It’s fun to be immersed in other people’s long lives once again.
My new company, Concord River Publishing, recently signed on to write a community memoir at a nursing home in Newburyport. Last week I did the interviews – twenty in all – and this week I’m drafting the stories.
It’s my second full-scale community memoir, and I wondered as I approached the project if the stories might start to sound familiar. Last year I wrote about 47 people in their eighties and nineties at a continuing care community in Bedford; now I’m talking with twenty people at a very similar facility on the North Shore. Demographically, the two groups have much in common: their age, their educational and professional backgrounds, their predominantly East Coast roots.
But as I dove into the interviews, I was reminded once again of how no two stories end up being alike. This set of seniors includes military veterans and scientists, professors and doctors, homemakers and gardeners and boaters, people widowed young and couples celebrating sixty or more years of marriage. Some had children and some didn’t; some lost children.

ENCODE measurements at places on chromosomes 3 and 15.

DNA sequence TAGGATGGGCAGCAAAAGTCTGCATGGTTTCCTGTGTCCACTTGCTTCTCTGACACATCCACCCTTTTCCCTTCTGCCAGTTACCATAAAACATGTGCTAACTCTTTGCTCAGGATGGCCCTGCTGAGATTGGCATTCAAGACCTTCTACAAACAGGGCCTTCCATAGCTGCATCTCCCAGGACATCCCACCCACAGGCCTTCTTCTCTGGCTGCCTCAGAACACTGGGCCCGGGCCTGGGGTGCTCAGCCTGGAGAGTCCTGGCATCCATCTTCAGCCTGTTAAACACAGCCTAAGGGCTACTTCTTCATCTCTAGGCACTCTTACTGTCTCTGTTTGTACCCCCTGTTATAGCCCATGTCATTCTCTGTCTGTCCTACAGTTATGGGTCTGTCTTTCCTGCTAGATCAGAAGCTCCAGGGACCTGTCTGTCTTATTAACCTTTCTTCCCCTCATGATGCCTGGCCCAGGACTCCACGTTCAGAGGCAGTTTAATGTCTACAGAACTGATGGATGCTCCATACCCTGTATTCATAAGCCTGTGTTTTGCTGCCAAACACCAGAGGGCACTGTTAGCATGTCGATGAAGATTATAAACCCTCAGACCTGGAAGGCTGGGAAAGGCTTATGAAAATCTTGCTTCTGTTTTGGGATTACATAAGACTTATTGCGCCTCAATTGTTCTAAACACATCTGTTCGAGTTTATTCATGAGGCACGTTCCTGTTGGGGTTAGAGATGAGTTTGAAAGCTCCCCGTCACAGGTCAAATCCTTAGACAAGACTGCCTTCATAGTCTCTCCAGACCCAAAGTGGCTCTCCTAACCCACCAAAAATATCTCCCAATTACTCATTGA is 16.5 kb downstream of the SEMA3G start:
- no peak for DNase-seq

So yes, of course there are commonalities. But just as each participant has a different name and face and history, each story manifests differently, because people recall different details from their lives, impute importance to different aspects of their experiences, and react to twists of fate with different attitudes.
It’s only our second project, but I don’t anticipate this work ever growing dull. “Everyone has a story to tell,” my colleagues and I say when we approach potential clients. And perhaps this task on which I’ve set out is a little like collecting snowflakes. Many are similar….and yet each is ultimately unique. My mission is to catch each story like a snowflake and examine it until I can extract the essence of how it is different from every single other story out there.